How Kava Bars Appeal To The Sober Curious

Nights out with friends and cocktails tend to go hand-in-hand. This might be coming to an end as many young adults are beginning to question whether they want to participate in the drinking culture or not. A social lubricant, especially for those with social anxiety, having a cocktail or two can help ease the stress and make one feel more at ease when out with a group (via Healthline). However, the side effects of consuming one too many drinks can be brutal and are not seeming worth it to those who are sober or sober curious.

This summer, TikTok has been awash with videos of people posting becoming sober stories, mocktail recipes, and tips and tricks on how to navigate the social scene while not drinking. One such tip that has garnered steam is kava, and more specifically, visiting kava bars.

Bars that specialize in kava-based non-alcoholic cocktails are not new but they're seeing a resurgence online with the rise of the sober curious trend. Sober bars might be a help for those who are interested in ditching alcohol but are wary to handle social interactions without the aid of an anxiety-reducing drink. Kava is seen as an alternative to alcohol (via Business Insider). It is somewhere between being completely sober and still having a stress reducer.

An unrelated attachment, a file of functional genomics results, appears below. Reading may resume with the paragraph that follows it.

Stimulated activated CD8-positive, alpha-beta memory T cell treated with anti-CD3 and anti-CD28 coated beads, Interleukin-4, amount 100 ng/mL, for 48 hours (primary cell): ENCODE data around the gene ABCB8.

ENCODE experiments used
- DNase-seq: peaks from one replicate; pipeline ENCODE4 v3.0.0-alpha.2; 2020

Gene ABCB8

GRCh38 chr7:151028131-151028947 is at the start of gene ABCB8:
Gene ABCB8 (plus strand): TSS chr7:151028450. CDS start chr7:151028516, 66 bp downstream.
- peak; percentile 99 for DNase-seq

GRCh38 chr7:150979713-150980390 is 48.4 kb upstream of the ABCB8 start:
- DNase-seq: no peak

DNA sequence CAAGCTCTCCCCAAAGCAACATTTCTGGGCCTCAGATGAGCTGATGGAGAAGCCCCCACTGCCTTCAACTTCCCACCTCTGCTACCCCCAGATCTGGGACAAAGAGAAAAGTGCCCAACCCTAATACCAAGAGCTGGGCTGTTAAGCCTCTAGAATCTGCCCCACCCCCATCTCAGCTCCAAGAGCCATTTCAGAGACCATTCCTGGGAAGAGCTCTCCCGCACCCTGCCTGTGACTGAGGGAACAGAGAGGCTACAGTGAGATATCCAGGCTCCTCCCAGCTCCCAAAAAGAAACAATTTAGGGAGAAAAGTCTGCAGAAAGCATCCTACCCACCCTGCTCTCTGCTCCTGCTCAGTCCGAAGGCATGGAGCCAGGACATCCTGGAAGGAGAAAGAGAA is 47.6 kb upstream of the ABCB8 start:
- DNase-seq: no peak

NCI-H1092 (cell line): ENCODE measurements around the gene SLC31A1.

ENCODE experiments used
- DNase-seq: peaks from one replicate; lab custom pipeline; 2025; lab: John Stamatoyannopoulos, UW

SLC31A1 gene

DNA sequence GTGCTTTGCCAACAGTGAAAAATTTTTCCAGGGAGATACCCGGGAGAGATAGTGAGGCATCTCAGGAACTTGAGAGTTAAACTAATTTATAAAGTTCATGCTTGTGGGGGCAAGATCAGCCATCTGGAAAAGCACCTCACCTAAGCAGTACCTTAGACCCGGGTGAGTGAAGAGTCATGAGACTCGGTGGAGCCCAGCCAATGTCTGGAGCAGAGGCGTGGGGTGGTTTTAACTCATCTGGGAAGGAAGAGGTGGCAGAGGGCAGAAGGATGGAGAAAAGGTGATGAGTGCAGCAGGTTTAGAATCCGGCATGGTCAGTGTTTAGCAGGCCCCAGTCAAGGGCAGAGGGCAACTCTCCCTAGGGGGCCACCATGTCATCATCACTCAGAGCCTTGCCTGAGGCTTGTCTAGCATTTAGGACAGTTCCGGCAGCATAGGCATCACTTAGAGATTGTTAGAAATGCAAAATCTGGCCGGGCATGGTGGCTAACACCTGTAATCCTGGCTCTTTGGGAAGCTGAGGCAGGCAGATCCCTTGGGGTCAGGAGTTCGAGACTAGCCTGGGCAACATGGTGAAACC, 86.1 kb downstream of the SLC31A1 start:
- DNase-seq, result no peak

What's up with kava

Kava is a natural substance that has been used by Pacific Islanders for thousands of years for medicinal and ritual purposes, and is generally taken in a tea tincture (via National Institutes of Health). The New York Post reports that the drink has been touted as a "pain reliever and muscle relaxant, an antidepressant, an insomnia reliever and a mental cognition booster all while bestowing feelings of euphoria and relaxation." 

With calming properties, kava might offer some of the social lubricant offered by alcohol without all the other baggage imbibing can come with.  However, that's not to say that kava doesn't have its own potential side effects. The mind-altering substance not only messes with your head but as the National Institutes of Health notes, kava supplements have been linked with severe liver injury as well as other unwanted side effects.

The sober curious movement has been gaining more mainstream popularity and is making the leap from TikTok to bonafide businesses. Seltzer-like canned drinks fueled with kava instead of alcohol can now be bought and claim that they can alter your mood "psychedelically."

Still, being able to keep up with busy social calendars this summer without the headache that comes with hangovers, sober-curious people believe kava bars and psychedelic cocktails might be the solution.